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John H. Northrop

John H. NorthropAKA John Howard Northrop

Born: 5-Jul-1891
Birthplace: Yonkers, NY
Died: 27-May-1987
Location of death: Wickenberg, AZ
Cause of death: Suicide

Gender: Male
Race or Ethnicity: White
Sexual orientation: Straight
Occupation: Chemist

Nationality: United States
Executive summary: Bacteriophages

Military service: US Army (WWI, 1917-18, Captain, Chemical Warfare Service)

John H. Northrop shared the 1946 Nobel Prize for Chemistry with Wendell M. Stanley and James B. Sumner, for his work establishing the chemical nature of enzymes and showing that bacteriophages (viruses that infect specific bacteria) contain nucleic acid. He isolated the crystalline protein pepsin in 1930, showed that bacteriophages are viruses in 1936, and isolated the first bacteriophage in 1938. He also isolated and crystalized chymotrypsin, deoxyribonuclease, ribonuclease, and trypsin, and ascertained the phase rule solubility method used in evaluating protein purity.

Friends and colleagues called him "Big Jack". His parents were both scientists, but his father was killed in a laboratory explosion and fire less than two weeks before Northrop's birth. He was rendered almost entirely deaf by military nerve gas experiments he conducted during World War II, and for this reason he rarely attended scientific meetings. His son-in-law, Frederick C. Robbins, won the Nobel Prize for Medicine in 1954. In failing health and ninety-five years of age, Northrop took his own life in 1987. His autobiography, which remains unpublished, is titled Just for the Fun of It.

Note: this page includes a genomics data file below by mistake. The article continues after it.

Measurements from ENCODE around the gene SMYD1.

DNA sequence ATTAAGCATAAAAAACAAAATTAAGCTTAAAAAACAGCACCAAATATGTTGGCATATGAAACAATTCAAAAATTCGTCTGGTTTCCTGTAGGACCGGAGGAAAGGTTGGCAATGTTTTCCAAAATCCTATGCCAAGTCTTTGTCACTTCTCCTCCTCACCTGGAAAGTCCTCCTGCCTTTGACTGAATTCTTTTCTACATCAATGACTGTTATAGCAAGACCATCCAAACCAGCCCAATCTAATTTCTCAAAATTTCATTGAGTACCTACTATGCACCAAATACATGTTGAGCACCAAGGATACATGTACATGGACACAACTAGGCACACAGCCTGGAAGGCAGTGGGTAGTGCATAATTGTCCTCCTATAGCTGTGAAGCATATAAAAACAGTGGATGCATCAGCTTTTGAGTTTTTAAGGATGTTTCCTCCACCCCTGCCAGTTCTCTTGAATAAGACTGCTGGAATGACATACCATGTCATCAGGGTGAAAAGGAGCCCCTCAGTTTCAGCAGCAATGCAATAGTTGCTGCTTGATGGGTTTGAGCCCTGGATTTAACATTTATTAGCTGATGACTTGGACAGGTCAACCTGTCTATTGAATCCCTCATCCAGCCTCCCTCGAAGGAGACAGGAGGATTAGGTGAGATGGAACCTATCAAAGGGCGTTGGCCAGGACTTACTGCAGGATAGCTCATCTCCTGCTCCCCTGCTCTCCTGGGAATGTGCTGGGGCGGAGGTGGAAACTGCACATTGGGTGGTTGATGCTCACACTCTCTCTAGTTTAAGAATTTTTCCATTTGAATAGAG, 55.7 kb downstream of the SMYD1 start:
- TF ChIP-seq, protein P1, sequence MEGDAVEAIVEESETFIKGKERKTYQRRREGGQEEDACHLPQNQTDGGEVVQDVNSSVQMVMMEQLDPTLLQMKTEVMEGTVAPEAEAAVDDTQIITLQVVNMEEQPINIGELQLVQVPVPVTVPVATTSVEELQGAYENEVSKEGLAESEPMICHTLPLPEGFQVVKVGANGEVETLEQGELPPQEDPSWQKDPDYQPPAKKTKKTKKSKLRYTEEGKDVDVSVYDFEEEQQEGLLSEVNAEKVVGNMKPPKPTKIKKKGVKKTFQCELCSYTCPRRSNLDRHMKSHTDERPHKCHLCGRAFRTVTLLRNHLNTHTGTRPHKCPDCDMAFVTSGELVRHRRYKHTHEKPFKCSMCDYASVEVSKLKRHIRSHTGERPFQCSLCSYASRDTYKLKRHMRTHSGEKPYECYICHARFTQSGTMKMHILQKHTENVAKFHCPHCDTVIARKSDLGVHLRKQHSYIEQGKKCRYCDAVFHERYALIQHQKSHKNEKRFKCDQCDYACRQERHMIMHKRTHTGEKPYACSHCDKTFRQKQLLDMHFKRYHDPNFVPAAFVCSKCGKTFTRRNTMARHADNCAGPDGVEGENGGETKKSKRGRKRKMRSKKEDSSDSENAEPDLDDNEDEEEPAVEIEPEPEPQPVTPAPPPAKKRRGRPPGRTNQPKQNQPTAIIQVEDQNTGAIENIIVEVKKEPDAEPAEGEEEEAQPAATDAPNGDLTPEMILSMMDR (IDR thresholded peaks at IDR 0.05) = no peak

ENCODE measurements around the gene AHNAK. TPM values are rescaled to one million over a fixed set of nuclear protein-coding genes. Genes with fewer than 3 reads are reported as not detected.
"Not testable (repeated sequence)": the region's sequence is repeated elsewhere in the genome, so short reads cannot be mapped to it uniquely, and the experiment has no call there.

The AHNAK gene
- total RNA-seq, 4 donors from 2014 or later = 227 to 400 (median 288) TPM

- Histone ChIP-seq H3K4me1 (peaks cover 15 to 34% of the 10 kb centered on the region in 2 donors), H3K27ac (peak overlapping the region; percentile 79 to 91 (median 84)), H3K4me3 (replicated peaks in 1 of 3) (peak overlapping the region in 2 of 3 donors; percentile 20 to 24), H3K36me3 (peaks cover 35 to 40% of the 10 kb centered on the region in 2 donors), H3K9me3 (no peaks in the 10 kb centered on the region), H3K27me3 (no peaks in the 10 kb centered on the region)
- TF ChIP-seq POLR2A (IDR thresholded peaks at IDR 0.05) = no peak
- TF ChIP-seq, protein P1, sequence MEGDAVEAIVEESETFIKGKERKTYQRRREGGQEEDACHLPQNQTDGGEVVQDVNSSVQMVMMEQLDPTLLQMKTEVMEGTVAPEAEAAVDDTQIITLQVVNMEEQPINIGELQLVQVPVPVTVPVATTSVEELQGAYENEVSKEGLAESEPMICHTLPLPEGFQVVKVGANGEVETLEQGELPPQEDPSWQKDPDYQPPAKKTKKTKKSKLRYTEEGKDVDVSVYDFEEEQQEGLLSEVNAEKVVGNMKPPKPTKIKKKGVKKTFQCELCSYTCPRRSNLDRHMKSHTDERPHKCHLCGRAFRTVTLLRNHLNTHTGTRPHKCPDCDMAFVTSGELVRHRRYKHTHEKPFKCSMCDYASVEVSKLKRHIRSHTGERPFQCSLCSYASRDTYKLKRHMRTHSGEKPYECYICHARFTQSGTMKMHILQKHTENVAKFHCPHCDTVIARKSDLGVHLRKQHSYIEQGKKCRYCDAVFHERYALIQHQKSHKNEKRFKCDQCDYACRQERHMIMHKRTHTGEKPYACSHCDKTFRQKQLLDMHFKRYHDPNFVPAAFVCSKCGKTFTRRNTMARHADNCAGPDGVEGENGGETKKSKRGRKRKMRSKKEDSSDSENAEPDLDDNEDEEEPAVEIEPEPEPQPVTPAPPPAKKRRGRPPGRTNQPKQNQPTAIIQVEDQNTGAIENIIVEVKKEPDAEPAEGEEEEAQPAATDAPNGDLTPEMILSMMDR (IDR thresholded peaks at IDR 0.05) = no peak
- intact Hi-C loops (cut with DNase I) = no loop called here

Father: John Isaiah Northrop, Jr. (biologist at Columbia University, b. circa 1862, d. 27-Jun-1891)
Mother: Alice Belle Rich Northrop (botanist at Hunter College, b. 1864, d. 1922)
Wife: Louise Walker (m. 26-Jun-1917, d. 21-Apr-1975, one son, one daughter)
Son: John Northrop (oceanographer)
Daughter: Alice Havemeyer Northrop Robbins (married Nobel laureate Frederick C. Robbins)

    High School: Yonkers High School, Yonkers, NY (1909)
    University: BS, Columbia University (1912)
    University: MA, Columbia University (1913)
    University: PhD Chemistry, Columbia University (1915)
    Scholar: Rockefeller Institute for Medical Research, NYC (1916-61)
    Professor: Bacteriology & Biophysics, University of California at Berkeley (1947-61)

    Stevens Prize 1931
    National Academy of Sciences 1934
    Chandler Medal 1936
    Daniel Giraud Elliot Medal 1939
    Nobel Prize for Chemistry 1946 (with Wendell M. Stanley and James B. Sumner)
    Alexander Hamilton Medal 1961
    British Chemical Society Foreign Member
    Journal of General Physiology Editorial Board, 1924-87
    English Ancestry Paternal
    Risk Factors: Deafness

Author of books:
Crystalline Enzymes (1939, chemistry textbook)

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